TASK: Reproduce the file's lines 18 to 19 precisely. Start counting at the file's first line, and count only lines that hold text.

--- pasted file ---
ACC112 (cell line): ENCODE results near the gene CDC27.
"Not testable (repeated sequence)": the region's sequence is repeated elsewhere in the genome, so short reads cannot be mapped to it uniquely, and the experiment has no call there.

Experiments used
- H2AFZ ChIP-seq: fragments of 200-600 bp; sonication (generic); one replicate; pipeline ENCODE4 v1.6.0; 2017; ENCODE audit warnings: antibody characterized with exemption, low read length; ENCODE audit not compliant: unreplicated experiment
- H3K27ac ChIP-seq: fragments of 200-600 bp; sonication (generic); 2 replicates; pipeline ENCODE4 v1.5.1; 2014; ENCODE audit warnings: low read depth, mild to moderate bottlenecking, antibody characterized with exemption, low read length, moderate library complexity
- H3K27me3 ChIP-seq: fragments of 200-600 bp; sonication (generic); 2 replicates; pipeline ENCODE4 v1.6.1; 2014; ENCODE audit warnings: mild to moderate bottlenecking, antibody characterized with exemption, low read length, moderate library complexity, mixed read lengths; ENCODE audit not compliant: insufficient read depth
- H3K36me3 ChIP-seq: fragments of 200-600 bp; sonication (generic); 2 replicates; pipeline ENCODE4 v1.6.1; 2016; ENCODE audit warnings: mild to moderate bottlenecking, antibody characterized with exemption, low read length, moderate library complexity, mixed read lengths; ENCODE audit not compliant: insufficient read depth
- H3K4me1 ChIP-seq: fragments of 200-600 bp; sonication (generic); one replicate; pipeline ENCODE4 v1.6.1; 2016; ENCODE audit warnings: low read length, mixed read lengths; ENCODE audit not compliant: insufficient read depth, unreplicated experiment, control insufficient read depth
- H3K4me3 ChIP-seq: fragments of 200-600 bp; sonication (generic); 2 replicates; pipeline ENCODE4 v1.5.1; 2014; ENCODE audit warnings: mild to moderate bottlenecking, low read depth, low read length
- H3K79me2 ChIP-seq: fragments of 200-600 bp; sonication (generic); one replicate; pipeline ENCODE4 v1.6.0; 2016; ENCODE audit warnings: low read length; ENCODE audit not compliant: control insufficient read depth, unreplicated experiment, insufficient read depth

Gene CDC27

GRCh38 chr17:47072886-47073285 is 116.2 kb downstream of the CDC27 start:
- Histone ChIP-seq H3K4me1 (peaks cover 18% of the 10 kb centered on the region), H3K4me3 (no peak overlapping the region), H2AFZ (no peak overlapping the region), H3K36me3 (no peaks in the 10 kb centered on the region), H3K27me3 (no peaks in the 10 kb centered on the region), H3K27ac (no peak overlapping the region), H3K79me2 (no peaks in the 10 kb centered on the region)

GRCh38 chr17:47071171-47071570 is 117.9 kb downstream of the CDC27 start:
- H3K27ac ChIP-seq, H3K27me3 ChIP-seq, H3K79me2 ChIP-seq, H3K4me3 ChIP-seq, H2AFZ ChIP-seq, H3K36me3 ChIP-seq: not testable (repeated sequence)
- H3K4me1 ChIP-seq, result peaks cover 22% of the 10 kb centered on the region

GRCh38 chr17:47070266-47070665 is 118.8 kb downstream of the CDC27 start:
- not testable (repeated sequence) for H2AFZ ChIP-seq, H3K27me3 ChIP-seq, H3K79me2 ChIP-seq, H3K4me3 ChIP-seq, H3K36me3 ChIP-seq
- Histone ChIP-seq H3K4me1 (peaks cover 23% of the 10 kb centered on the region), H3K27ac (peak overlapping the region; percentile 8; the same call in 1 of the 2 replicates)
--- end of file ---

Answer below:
- not testable (repeated sequence) for H2AFZ ChIP-seq, H3K27me3 ChIP-seq, H3K79me2 ChIP-seq, H3K4me3 ChIP-seq, H3K36me3 ChIP-seq
- Histone ChIP-seq H3K4me1 (peaks cover 23% of the 10 kb centered on the region), H3K27ac (peak overlapping the region; percentile 8; the same call in 1 of the 2 replicates)